Skip to main content

Cheap and Nasty? The Potential Perils of Using Management Costs to Identify Global Conservation Priorities

McCreless, Erin, Carwardine, Josie, Visconti, Piero, Wilcox, Chris, Smith, Robert J. (2013) Cheap and Nasty? The Potential Perils of Using Management Costs to Identify Global Conservation Priorities. PLoS ONE, 8 (11). e80893. ISSN 1932-6203. (doi:10.1371/journal.pone.0080893) (The full text of this publication is not currently available from this repository. You may be able to access a copy if URLs are provided)

The full text of this publication is not currently available from this repository. You may be able to access a copy if URLs are provided. (Contact us about this Publication)
Official URL
http://dx.doi.org/10.1371/journal.pone.0080893

Abstract

The financial cost of biodiversity conservation varies widely around the world and such costs should be considered when identifying countries to best focus conservation investments. Previous global prioritizations have been based on global models for protected area management costs, but this metric may be related to other factors that negatively influence the effectiveness and social impacts of conservation. Here we investigate such relationships and first show that countries with low predicted costs are less politically stable. Local support and capacity can mitigate the impacts of such instability, but we also found that these countries have less civil society involvement in conservation. Therefore, externally funded projects in these countries must rely on government agencies for implementation. This can be problematic, as our analyses show that governments in countries with low predicted costs score poorly on indices of corruption, bureaucratic quality and human rights. Taken together, our results demonstrate that using national-level estimates for protected area management costs to set global conservation priorities is simplistic, as projects in apparently low-cost countries are less likely to succeed and more likely to have negative impacts on people. We identify the need for an improved approach to develop global conservation cost metrics that better capture the true costs of avoiding or overcoming such problems. Critically, conservation scientists must engage with practitioners to better understand and implement context-specific solutions. This approach assumes that measures of conservation costs, like measures of conservation value, are organization specific, and would bring a much-needed focus on reducing the negative impacts of conservation to develop projects that benefit people and biodiversity.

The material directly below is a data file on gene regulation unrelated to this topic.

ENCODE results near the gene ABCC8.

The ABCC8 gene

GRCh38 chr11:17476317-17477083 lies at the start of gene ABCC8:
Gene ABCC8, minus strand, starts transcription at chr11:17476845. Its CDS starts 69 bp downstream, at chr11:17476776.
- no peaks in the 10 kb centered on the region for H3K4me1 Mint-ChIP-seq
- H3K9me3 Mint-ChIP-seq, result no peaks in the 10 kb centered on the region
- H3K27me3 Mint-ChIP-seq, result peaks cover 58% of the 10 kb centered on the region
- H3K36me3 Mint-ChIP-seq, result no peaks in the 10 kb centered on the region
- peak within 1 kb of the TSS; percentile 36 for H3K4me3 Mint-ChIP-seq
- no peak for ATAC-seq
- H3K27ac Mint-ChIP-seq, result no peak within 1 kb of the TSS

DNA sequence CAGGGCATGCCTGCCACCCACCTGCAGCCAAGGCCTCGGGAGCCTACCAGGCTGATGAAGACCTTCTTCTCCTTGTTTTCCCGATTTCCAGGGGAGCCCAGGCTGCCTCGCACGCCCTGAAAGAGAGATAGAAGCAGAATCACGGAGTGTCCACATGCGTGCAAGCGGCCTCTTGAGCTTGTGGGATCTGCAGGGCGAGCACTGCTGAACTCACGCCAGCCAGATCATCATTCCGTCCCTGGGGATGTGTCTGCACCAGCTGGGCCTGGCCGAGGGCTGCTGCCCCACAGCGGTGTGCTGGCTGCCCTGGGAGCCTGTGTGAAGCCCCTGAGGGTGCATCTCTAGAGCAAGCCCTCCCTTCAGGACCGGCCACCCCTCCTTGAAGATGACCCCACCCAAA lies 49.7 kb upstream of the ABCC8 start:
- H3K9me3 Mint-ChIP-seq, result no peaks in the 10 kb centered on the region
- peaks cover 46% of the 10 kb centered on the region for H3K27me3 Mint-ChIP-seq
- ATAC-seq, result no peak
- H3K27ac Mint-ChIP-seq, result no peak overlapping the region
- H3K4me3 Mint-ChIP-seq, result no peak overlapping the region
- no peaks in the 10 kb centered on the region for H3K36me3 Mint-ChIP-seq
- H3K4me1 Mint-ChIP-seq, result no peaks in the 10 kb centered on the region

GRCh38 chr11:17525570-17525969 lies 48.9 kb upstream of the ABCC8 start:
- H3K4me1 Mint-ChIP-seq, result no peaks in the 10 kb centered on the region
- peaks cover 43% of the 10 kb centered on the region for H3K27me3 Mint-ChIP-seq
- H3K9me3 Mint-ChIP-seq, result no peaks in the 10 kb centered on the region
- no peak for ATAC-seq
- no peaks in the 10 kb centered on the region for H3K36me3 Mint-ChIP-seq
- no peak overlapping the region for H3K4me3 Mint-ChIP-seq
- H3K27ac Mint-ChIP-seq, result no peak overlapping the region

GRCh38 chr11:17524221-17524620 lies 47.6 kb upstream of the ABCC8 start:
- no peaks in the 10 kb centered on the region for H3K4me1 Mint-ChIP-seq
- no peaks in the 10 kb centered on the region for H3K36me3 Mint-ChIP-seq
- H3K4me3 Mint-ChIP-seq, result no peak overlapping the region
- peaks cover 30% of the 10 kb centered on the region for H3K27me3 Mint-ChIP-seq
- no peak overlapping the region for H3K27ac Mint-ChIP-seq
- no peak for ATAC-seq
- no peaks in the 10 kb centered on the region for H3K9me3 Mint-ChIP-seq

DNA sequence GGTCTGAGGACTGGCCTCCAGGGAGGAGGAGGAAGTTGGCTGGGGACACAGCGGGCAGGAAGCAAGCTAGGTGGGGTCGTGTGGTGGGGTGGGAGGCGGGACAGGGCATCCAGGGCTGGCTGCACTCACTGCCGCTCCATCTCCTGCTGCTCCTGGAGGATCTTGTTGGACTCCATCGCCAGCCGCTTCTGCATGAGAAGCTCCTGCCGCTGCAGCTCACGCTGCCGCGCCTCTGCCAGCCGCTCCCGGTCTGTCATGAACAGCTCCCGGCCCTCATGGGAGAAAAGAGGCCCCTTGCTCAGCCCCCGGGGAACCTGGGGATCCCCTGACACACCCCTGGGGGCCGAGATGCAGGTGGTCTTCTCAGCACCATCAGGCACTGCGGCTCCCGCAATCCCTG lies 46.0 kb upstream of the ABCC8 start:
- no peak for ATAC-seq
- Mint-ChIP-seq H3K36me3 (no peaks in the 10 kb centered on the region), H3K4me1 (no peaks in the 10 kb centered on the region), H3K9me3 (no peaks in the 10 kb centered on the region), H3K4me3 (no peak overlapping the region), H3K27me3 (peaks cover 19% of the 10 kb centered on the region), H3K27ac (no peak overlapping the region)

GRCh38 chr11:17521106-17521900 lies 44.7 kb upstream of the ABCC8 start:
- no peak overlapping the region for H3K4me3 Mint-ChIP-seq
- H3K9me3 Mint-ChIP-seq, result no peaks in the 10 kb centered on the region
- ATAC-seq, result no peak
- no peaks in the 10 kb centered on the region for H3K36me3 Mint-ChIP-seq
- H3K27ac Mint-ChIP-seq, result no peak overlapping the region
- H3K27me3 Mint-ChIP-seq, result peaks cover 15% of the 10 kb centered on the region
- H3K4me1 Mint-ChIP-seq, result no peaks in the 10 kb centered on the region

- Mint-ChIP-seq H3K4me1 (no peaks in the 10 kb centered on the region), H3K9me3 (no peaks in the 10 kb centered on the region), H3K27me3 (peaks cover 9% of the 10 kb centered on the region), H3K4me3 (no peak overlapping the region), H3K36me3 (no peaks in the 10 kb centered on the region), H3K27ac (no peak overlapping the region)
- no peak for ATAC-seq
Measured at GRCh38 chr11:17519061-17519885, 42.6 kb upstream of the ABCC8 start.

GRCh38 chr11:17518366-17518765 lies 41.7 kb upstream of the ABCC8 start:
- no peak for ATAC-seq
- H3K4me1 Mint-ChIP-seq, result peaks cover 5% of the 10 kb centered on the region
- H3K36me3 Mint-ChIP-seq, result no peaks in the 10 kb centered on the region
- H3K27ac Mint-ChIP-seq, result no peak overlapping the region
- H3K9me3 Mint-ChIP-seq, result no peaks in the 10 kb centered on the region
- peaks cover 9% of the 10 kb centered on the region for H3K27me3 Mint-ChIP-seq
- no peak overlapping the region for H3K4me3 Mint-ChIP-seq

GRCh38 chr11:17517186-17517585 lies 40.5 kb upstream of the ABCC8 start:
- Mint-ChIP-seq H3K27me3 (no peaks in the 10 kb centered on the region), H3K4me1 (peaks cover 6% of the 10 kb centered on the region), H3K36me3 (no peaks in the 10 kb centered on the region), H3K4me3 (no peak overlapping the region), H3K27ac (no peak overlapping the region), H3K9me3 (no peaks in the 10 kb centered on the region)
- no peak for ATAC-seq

Item Type: Article
DOI/Identification number: 10.1371/journal.pone.0080893
Subjects: Q Science > QH Natural history > QH75 Conservation (Biology)
Divisions: Faculties > Social Sciences > School of Anthropology and Conservation > DICE (Durrell Institute of Conservation and Ecology)
Depositing User: Bob Smith
Date Deposited: 08 Dec 2013 09:57 UTC
Last Modified: 01 Aug 2019 10:36 UTC
Resource URI: https://kar.kent.ac.uk/id/eprint/36956 (The current URI for this page, for reference purposes)
Smith, Robert J.: https://orcid.org/0000-0003-1599-9171
  • Depositors only (login required):